So at 24, I have a job where I can work to make a difference, be creative, be my own boss, volunteer in conservation, and make a decent amount of money whilst still meeting even more people as new opportunities arise.

    Its taken me seven years, but I am finally where I want to be. Long-term aims and vision is very important (also a little bit of craziness, I think!). It’s very easy to become disheartened when things don’t always go to plan, but that is life. You have to think of other avenues you can explore to get to the same destination.

    @ Auro – if you never try at something, then you have failed already. YoYou will get nowhere in life and get frustrated BECAUSE you are getting nowhere. You never know until you try. The thing that scares me most is being old and wishing I had done all the things I wanted to do when I was young, but never doing them because I was scared to.

    • Thanks for the encouraging story, Rachel.

      Even though it took you seven years to get where you are now, I’d be willing to bet that most of us will have to wait even longer… I’m on year 9 already!

      Nevertheless, my theory is that self-doubt is a much heavier anchor than lack of funds, resources, connections, education or opportunities. Maybe, by showcasing positive examples like yours, the rest of us will finally realise that the satisfaction of taking a risk is much greater than the fear of failure?

  6. It takes a long, long time…. I think I just happened to be in the right place at the right time, and circumstances gave me an unwelcome push. It is still a scary thought now.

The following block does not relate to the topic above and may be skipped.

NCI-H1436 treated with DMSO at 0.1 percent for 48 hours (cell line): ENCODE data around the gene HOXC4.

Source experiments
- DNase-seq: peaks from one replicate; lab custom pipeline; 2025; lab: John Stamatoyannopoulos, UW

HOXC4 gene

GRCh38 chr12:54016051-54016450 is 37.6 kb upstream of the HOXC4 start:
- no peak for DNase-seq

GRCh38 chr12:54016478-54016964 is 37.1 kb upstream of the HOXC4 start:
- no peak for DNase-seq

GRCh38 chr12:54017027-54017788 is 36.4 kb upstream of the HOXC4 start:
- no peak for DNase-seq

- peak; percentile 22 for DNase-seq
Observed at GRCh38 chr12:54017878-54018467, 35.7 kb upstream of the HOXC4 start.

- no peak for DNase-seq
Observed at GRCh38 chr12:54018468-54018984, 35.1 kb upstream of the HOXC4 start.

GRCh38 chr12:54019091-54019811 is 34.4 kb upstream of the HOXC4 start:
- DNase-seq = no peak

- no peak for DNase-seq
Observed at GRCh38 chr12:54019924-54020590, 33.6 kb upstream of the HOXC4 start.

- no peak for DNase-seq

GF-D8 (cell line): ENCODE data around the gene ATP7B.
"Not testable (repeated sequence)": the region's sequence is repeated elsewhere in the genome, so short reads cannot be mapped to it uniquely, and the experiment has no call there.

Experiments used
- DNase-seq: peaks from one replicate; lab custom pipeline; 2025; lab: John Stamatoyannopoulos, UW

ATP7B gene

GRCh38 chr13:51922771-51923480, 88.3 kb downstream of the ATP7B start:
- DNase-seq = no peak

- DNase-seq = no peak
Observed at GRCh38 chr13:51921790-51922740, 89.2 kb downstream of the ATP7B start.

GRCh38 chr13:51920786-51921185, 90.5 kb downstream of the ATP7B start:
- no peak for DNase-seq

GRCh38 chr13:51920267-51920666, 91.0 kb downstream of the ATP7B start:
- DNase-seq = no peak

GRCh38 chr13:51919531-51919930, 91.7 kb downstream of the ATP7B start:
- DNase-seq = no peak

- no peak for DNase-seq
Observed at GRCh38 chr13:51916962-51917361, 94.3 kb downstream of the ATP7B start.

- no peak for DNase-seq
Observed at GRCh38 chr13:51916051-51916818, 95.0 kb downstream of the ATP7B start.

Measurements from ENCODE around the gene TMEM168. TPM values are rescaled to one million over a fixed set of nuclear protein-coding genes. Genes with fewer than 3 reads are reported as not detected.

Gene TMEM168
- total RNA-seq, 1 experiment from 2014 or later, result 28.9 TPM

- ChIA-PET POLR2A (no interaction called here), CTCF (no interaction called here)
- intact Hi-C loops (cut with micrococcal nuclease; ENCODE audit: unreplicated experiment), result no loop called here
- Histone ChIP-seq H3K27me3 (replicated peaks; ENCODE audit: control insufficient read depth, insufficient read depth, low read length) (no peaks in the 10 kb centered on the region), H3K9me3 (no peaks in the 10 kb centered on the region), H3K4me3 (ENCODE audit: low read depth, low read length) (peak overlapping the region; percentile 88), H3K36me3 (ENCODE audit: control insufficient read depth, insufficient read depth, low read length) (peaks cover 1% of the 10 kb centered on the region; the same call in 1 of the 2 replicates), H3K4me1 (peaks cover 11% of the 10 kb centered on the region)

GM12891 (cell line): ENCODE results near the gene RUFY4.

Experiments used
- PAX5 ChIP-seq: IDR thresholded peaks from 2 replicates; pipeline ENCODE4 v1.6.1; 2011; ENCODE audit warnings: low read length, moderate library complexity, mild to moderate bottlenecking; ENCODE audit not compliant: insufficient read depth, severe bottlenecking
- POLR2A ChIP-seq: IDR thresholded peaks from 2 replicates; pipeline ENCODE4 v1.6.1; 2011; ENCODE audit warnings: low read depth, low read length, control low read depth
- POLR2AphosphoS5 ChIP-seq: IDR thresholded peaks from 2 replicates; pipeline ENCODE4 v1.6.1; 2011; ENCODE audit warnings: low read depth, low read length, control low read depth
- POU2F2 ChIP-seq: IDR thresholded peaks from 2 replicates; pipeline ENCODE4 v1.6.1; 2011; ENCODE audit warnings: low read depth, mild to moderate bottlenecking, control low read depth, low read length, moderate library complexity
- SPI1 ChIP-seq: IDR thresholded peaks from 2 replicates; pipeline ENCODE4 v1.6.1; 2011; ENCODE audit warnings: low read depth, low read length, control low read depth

I hope so. The road is never easy, but the greater the risk, the greater the gain, so they say. Another important thing I think is to have faith that something good will happen – for example, despite you waiting 9 years, you have lots of good ideas and enthusiasm for what you do. As someone else mentioned, patience 🙂

  7. Reblogged this on ecologyescapades and commented:
    Over the last few days I have been reminiscing and looking back over my very early blog posts, and read the very first one ‘Happy New Year’. On the one hand, I can’t believe how much time has flown by since I realised I wanted to become freelance ecologist and it has actually happened, and on the other, how much has changed over a seemly long time of one and a half years.

    I read a very interesting blog, the Solitary Ecologist, and one of his posts is about what people look for, or want, out of a job, and what is achievable ‘How To Find Your Dream Job In Conservation’. I am one of the lucky ones, I think – I knew what I wanted to do nearly 8 years ago (albeit working in conservation, not consultancy, but they are similar in the end) – and I have spent the past 8 years working towards my dream.

    If I didn’t like something, I changed it; either lack of experience in a certain area, lack of protected species licences, the job I was in, the people I was with, or the work I was doing, a lack of money….. (well…. that’s pretty much the whole 8 years :P), most of the time taking leaps into the unknown with no idea whether it was going to work out, only that it felt the right thing to do.

  8. Pingback: The startup culture of conservation entrepreneurship | The Solitary Ecologist

  9. Pingback: The Importance Of Luck